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World > Europe > San Marino > Government and Political Conditions (Notes)

San Marino - Government and Political Conditions (Notes)


GOVERNMENT
The Arengo, initially formed with the heads of each family, relinquished its power to the Great and General Council. In 1243, the first two Captains Regent were nominated by the Council, and this method of nomination is still in use today. The Council is composed of 60 members who are elected every 5 years under a proportional representation system in all nine administrative districts. These districts (Townships) correspond to the old parishes of the Republic, and each one is ruled by a Council, which is chaired by a Captain elected every 5 years. The Great and General Council approves the budget, as well as the nominations of Captains Regent and heads of the Executive.

Every 6 months, the Council elects two Captains Regent to be the heads of state. The Regents are chosen from opposing parties so they can keep an eye on each other. They serve a 6-month term. The investiture of the Captains Regent takes place on April 1 and October 1 in every year. Once this term is over, citizens have 3 days in which to file complaints about the previous Regents' activities. If they warrant it, judicial proceedings against the former head(s) of state can be initiated.

The State Congress, composed of 10 Secretaries, wields executive power. The 10 Secretaries are (1) Secretary of State for Foreign and Political Affairs, and Economic Planning; (2) Secretary of State for Internal Affairs and Civil Defense; (3) Secretary of State for Finance, Budget, and Relations with the State Philatelic and Numismatic Office; (4) Secretary of State for Education, Culture, University and Social Affairs; (5) Secretary of State for Territory, Environment and Agriculture; (6) Secretary of State for Health and Social Security; (7) Secretary of State for Industry, Trade and Relations with the Azienda Autonoma di Stato for Services; (8) Secretary of State for Communication, Transport, Tourism, and Sport; (9) Secretary of State for Justice, Information, and Peace; and (10) Secretary of State for Labor and Cooperation.

The Great and General Council elects the Council of Twelve for the duration of the Legislature and serves a jurisdictional body that also acts as a third instance Court of Appeals. Two government inspectors represent the State in financial and patrimonial questions.

The Legislative body consists of the Great and General Council, the parliament, and a unicameral Chamber. The members of parliament are usually elected every five years and are in charge of legislation, justice, and the administration of jurisdiction. In addition, they are tasked with electing the Captains Regent, the State Congress, the Council of Twelve, the Advising Commission, and the Government Unions once the Council nominates them. Parliament also has the power to ratify contracts with other countries. The parliament is divided into five different Advising Commissions consisting of 15 councils which examine, propose, and discuss the implementation of new laws that are on being submitted to the Great and General Council.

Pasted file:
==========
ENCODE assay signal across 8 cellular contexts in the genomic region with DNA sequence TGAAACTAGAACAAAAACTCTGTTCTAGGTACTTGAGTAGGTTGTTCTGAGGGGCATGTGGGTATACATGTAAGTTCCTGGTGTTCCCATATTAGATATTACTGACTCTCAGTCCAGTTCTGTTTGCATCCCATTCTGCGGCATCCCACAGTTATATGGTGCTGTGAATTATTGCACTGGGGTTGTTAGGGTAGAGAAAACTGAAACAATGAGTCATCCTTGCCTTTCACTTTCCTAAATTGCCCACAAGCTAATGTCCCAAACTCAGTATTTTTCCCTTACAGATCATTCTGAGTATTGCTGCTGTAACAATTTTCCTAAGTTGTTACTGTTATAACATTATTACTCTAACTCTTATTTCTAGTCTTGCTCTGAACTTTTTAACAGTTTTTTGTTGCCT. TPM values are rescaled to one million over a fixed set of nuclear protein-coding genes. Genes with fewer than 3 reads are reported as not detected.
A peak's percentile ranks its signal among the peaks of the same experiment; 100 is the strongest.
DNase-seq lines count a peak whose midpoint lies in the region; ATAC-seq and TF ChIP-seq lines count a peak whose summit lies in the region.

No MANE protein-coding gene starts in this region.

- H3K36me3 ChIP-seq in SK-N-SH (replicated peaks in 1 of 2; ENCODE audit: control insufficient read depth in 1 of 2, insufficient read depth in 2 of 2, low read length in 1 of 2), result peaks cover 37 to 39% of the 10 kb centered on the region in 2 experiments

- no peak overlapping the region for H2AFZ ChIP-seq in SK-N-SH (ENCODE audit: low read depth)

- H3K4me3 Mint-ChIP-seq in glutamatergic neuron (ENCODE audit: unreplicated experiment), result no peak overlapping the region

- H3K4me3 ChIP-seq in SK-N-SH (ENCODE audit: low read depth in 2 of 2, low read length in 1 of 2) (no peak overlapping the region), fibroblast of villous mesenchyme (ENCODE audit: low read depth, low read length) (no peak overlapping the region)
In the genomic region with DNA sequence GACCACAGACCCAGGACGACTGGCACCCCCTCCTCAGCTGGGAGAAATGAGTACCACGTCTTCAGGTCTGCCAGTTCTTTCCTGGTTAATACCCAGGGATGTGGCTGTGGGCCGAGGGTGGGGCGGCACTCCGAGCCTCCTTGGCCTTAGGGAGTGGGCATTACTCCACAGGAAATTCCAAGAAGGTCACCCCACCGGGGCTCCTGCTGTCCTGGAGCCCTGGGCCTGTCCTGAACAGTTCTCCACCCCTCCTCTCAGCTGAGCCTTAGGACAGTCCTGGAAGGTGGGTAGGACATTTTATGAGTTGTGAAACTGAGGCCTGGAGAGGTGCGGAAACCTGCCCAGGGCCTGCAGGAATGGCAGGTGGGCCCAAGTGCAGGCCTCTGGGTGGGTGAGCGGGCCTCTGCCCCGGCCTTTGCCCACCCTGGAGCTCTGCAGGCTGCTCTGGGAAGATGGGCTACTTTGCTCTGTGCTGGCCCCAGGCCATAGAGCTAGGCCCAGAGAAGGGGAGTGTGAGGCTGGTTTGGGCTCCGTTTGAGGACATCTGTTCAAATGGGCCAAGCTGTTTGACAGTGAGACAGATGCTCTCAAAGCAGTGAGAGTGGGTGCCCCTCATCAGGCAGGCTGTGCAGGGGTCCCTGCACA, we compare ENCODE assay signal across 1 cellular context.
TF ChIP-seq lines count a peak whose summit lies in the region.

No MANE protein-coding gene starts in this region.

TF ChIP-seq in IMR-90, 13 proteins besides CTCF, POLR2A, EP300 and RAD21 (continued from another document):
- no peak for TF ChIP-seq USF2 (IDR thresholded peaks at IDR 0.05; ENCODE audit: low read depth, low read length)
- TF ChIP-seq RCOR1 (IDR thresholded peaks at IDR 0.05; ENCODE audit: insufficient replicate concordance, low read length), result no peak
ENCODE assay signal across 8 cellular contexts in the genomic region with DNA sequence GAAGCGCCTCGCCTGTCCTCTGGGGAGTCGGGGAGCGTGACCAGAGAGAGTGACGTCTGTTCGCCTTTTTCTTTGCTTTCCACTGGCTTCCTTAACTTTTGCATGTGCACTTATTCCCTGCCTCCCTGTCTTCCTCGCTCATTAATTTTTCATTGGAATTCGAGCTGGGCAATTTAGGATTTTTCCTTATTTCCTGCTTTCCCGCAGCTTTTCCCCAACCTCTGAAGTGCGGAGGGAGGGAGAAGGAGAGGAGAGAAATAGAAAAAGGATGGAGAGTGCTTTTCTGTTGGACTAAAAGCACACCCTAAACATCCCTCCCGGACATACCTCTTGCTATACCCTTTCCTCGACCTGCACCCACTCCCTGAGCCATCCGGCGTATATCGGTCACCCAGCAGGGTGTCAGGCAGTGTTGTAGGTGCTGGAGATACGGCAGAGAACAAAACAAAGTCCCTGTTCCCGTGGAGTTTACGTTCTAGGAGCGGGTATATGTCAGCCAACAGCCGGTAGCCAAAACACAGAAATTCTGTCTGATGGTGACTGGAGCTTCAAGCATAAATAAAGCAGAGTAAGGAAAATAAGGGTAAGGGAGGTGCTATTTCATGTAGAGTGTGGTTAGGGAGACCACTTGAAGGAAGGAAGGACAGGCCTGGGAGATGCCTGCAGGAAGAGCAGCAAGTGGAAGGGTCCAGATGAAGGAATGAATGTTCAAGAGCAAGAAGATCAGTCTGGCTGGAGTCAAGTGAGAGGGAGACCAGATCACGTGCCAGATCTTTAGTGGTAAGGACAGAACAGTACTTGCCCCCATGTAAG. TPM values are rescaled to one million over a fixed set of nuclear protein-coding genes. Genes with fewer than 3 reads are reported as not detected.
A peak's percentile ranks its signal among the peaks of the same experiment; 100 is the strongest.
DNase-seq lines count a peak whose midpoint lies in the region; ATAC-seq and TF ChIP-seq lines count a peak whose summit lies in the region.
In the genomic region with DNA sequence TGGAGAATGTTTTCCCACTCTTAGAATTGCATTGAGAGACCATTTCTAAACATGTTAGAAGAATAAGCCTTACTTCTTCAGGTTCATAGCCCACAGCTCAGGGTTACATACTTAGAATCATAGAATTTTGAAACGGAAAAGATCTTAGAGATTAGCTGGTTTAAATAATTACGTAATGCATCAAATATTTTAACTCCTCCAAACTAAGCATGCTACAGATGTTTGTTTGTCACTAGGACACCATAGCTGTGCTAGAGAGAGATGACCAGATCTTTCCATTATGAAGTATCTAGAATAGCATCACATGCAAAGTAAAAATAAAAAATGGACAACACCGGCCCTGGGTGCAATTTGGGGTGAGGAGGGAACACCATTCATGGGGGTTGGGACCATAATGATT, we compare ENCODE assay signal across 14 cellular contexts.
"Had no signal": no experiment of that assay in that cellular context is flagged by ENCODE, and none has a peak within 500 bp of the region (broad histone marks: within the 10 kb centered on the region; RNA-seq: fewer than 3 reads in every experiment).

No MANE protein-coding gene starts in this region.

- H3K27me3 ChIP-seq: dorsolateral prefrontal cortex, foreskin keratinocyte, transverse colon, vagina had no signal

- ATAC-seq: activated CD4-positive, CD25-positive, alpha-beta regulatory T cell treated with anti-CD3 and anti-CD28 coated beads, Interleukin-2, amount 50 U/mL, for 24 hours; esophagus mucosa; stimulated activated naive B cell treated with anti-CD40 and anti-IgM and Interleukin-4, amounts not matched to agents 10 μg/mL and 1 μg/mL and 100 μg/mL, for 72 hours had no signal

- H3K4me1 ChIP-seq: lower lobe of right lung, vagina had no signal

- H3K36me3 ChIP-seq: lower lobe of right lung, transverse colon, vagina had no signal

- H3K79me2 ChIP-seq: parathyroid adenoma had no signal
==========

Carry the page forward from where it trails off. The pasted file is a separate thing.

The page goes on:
The judiciary is composed of the commissioner of the law, the judging magistrate, the appellate judge, the juvenile court, and the judge of last appeal. The commissioner tries civil and penal cases with penalties not exceeding a three-year sentence. The judging magistrates, who are appointed by parliament for a three-year term and can be indefinitely reappointed, preside over all other cases.

Reform legislation, enacted in 2004, no longer requires that the country's lower court judges be noncitizens; however, most lower court judges remained Italian citizens. A local conciliation judge handles cases of minor importance. Under the same reform, the final court of review is the judge of the last appeal. In civil matters, this judge confirms or overrules either the lower court judgment or an appellate decision; in criminal matters, he judges on the legitimacy of detention measures and on the enforcement of a judgment.

On April 28, 2005 a new act established the country's constitutional court with the following functions: 1) to verify that laws, acts, and traditions that are given the force of law conform to constitutional precepts; 2) to verify the admissibility of a referendum; 3) to decide on conflicts between constitutional institutions; 4) to control the activity of the Captains Regent. The court is composed of three standing judges and three alternate judges. They are selected by the Great and General Council with a two-thirds majority to a four-year term. After the first selection one-third of the members of the court are reselected every two years.

Principal Government Officials
Captains Regent--Alessandro Mancini and Alessandro Rossi (from April 1-October 1, 2007)
Secretary of State for Foreign and Political Affairs--Fiorenzo Stolfi (since July 27, 2006)

San Marino has honorary Consulates General in Washington, DC and New York and honorary Consulates in Detroit and Honolulu. The honorary Consulate General in Washington, DC is located at 1899 L Street NW, Suite 500, Washington, DC 20036.

The Republic of San Marino's Web Site provides information on politics, trade, and events in San Marino.


Facts at a Glance: Geography - People - Government - Economy - Communications - Transportation - Military - Current Time - Ranking Positions - Euro Exchange Rates
Notes and Commentary: People - Economy - Government and Political Conditions - Foreign Relations - Relations with U.S.



Facts at a Glance
Geography
People
Government
Economy
Communications
Transportation
Military
Current Time
Ranking Positions
Euro Exchange Rates


Notes and Commentary
People
Economy
Government and Political Conditions
Foreign Relations
Relations with U.S.





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